apply mathematical process to researching, measuring, evaluating, planning
and moderating relationships. The simple process of being able to identify
(t1 x k1 x i1 x e1) = (t x k x i x e)
is one and the same event for interactivity, knowledge and environment
opens up considerable opportunities for the development of public relations
theory and practice and, with robust mathematical process, there is an
enhanced opportunity to create effective software.
It would be naive to imagine the PR industry could or would use a theory
unless it was simple to understand an delivered immediate returns.
Fortunately the idea that a public (audience, market sector etc) can be
expressed as having three dimensions is helpful. In addition this approach
also means that there is a migration path from much existing theory and
The big benefit is that this postulate offers a solution for people who are
building processes for relationship development on the Internet where much,
if not most, public relations practice is now mediated and there is
considerable complexity especially arising from the vast array of new
channels and convergence of historic channels for interaction and broadcast.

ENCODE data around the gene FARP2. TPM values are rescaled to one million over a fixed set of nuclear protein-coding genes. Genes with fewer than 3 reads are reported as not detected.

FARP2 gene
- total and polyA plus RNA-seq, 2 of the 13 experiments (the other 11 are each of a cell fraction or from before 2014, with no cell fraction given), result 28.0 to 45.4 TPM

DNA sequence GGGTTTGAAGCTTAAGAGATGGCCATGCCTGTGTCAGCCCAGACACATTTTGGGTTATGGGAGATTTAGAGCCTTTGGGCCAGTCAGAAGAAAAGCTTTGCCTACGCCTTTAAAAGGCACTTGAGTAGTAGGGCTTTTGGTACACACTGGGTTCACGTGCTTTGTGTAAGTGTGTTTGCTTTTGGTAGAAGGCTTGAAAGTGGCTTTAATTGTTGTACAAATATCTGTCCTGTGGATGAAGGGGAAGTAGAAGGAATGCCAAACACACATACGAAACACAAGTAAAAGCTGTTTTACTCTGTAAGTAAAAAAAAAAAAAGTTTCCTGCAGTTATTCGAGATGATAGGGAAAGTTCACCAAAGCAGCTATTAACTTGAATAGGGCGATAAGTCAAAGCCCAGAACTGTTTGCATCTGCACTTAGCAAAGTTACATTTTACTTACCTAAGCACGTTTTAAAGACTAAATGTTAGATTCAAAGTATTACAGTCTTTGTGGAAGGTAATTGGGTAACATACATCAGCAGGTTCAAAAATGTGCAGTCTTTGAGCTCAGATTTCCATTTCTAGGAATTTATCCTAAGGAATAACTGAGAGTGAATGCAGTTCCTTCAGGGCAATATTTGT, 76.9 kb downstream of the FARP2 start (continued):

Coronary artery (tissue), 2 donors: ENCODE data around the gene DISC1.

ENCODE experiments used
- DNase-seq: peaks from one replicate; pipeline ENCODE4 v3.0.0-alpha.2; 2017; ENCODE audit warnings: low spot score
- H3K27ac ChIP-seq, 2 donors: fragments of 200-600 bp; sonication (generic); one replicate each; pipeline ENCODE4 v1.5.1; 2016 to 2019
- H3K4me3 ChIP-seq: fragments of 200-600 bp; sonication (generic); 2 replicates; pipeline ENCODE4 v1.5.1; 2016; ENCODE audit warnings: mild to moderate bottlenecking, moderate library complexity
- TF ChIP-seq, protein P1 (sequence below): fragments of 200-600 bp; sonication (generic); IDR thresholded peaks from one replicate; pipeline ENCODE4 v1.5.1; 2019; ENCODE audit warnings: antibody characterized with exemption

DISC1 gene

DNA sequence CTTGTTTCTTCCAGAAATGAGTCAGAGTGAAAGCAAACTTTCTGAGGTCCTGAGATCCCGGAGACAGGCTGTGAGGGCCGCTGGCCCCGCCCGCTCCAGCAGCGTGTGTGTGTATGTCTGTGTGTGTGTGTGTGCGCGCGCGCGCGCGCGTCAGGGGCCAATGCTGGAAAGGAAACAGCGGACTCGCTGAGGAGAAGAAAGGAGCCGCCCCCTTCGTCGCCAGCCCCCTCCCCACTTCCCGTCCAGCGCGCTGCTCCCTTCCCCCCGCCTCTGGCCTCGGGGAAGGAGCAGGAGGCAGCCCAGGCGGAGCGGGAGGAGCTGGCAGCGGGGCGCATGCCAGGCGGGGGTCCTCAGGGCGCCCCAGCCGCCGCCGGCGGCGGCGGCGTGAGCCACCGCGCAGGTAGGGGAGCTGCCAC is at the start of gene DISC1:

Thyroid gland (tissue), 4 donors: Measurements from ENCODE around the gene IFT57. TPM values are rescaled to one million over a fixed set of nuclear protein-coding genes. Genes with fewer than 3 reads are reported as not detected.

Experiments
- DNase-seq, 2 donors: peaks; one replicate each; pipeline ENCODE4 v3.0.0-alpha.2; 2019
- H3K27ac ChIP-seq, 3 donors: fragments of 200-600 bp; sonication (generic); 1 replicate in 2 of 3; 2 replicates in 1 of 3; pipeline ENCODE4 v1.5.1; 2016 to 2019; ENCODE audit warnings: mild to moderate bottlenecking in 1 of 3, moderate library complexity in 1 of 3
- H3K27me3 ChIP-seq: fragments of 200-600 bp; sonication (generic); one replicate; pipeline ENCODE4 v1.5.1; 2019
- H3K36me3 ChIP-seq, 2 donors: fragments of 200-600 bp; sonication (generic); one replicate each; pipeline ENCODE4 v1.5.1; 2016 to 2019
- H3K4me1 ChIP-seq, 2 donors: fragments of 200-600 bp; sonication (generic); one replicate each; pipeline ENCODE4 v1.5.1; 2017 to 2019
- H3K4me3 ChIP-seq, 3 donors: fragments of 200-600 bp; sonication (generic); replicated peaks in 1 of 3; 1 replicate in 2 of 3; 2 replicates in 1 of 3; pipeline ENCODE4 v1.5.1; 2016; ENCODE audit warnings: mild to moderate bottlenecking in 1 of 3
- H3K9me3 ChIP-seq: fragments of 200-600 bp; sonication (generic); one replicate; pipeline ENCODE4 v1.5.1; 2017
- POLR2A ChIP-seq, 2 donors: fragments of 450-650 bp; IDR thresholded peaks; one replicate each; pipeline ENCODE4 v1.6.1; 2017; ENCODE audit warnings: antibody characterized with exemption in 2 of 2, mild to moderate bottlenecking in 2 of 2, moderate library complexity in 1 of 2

Hitherto, remote publics or publics once remover from an organisation were
insignificant. Today, this is no longer true. Activism, consumerism and a
wide range of inter-related relationships combine with transparency,
porosity and Internet agency. This means that there is a need to be able to
in research, measure, evaluate, plan and moderating relationships using
effective and common processes. There is every opportunity to compare and
measure apples and oranges and social frames offers and approach for
disparate methodologies to come together.
28 March 2001
© David Phillips March 2001 All Rights reserved
>DATE: Sun, 01 Apr 2001 10:47:05
>From: "David Phillips" <dphillips@...>
>With a significant amount of work underway in the filed of PR
>evaluation, I have published three papers for peer review at:
>The nature of multi-motivated-dimension publics which we now have to
>address in our PR roll, has required a re-think of
>Cutlip/Center/Broom and Grunig/Howe in order that there is a research
>capability that can develop PR research, measurement, evaluation,
>planning and moderating relationships. The paper "Social Frames"
>begins to answer the technical needs of the industry and its research
>base. Your comments will be appreciated.
>Internet Reputation Services Ltd: